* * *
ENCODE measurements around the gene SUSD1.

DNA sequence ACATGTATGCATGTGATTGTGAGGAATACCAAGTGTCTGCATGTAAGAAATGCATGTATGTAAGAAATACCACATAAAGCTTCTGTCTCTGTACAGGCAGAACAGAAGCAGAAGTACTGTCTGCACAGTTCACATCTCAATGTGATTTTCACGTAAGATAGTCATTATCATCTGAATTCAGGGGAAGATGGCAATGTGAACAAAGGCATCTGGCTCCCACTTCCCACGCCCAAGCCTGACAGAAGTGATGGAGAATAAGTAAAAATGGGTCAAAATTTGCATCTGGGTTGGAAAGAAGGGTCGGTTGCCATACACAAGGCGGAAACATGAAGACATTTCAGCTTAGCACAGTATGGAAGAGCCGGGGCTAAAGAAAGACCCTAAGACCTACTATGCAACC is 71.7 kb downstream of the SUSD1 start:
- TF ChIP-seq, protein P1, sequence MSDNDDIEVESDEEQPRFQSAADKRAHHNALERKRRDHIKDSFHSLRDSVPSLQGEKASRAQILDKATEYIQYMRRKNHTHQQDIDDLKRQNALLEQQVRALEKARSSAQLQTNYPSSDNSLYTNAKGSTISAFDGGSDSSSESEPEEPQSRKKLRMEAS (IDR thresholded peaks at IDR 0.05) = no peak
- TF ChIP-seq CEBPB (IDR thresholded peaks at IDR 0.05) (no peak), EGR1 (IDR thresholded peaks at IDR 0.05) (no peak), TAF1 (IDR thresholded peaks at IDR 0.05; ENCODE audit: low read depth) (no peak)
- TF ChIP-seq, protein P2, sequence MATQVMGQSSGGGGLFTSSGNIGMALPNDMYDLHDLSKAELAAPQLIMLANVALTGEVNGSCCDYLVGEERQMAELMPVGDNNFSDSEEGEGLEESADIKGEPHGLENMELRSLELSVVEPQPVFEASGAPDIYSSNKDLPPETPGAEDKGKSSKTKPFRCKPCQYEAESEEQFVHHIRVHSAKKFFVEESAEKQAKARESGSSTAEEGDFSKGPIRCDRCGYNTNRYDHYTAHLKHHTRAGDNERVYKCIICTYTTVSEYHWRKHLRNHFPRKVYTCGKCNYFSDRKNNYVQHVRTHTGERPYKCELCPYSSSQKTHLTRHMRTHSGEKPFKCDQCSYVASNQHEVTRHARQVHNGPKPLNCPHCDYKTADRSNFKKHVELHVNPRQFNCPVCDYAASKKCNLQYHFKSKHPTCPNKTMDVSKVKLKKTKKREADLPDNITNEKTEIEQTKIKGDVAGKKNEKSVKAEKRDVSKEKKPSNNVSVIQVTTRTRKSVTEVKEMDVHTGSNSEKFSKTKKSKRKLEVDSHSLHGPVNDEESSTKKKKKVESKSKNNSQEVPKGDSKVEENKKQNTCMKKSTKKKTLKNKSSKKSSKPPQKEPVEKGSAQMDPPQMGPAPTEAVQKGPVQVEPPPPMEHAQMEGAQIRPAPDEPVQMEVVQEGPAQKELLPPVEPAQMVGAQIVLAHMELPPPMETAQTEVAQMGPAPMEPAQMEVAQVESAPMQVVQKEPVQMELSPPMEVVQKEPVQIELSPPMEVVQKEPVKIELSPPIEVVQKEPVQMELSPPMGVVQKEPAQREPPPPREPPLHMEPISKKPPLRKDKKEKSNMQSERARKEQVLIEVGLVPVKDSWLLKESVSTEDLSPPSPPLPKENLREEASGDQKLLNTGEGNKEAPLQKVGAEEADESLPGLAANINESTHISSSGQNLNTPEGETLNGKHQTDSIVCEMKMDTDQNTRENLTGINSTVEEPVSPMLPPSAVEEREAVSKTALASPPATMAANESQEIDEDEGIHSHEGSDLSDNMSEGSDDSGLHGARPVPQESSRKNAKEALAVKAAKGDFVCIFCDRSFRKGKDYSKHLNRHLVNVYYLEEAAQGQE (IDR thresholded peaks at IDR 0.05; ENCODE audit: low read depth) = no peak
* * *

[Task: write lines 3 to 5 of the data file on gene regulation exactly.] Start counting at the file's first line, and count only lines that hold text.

- TF ChIP-seq, protein P1, sequence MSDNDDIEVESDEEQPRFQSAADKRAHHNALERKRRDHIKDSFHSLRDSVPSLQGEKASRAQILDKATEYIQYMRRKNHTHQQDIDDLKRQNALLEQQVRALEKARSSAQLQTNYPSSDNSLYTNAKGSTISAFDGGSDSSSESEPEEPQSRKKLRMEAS (IDR thresholded peaks at IDR 0.05) = no peak
- TF ChIP-seq CEBPB (IDR thresholded peaks at IDR 0.05) (no peak), EGR1 (IDR thresholded peaks at IDR 0.05) (no peak), TAF1 (IDR thresholded peaks at IDR 0.05; ENCODE audit: low read depth) (no peak)
- TF ChIP-seq, protein P2, sequence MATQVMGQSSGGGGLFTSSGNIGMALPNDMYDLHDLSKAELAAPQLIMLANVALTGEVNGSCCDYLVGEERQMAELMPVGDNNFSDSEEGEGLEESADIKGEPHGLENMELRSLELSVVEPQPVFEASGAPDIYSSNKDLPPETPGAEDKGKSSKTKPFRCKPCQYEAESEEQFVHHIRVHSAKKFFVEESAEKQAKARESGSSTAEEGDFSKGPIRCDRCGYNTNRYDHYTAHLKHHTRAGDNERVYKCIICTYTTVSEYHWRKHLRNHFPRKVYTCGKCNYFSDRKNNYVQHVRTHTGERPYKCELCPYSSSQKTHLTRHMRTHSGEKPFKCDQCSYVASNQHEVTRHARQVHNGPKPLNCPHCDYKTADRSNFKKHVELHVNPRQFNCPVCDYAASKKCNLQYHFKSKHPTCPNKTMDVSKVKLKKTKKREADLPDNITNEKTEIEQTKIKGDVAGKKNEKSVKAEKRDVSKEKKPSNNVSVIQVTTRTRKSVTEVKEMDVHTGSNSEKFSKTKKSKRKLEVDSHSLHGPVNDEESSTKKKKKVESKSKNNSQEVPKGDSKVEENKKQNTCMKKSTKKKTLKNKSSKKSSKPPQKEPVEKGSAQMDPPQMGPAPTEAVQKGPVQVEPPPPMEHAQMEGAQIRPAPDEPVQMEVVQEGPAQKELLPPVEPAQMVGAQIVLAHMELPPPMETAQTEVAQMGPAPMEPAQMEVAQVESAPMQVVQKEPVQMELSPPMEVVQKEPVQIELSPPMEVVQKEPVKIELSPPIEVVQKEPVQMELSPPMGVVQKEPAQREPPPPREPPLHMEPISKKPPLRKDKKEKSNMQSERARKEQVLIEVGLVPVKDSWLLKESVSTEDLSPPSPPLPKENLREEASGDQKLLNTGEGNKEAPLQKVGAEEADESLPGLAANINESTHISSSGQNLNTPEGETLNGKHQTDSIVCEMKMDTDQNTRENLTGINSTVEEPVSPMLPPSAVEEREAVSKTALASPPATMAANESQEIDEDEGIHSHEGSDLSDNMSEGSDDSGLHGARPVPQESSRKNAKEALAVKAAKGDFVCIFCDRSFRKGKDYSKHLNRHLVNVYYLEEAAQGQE (IDR thresholded peaks at IDR 0.05; ENCODE audit: low read depth) = no peak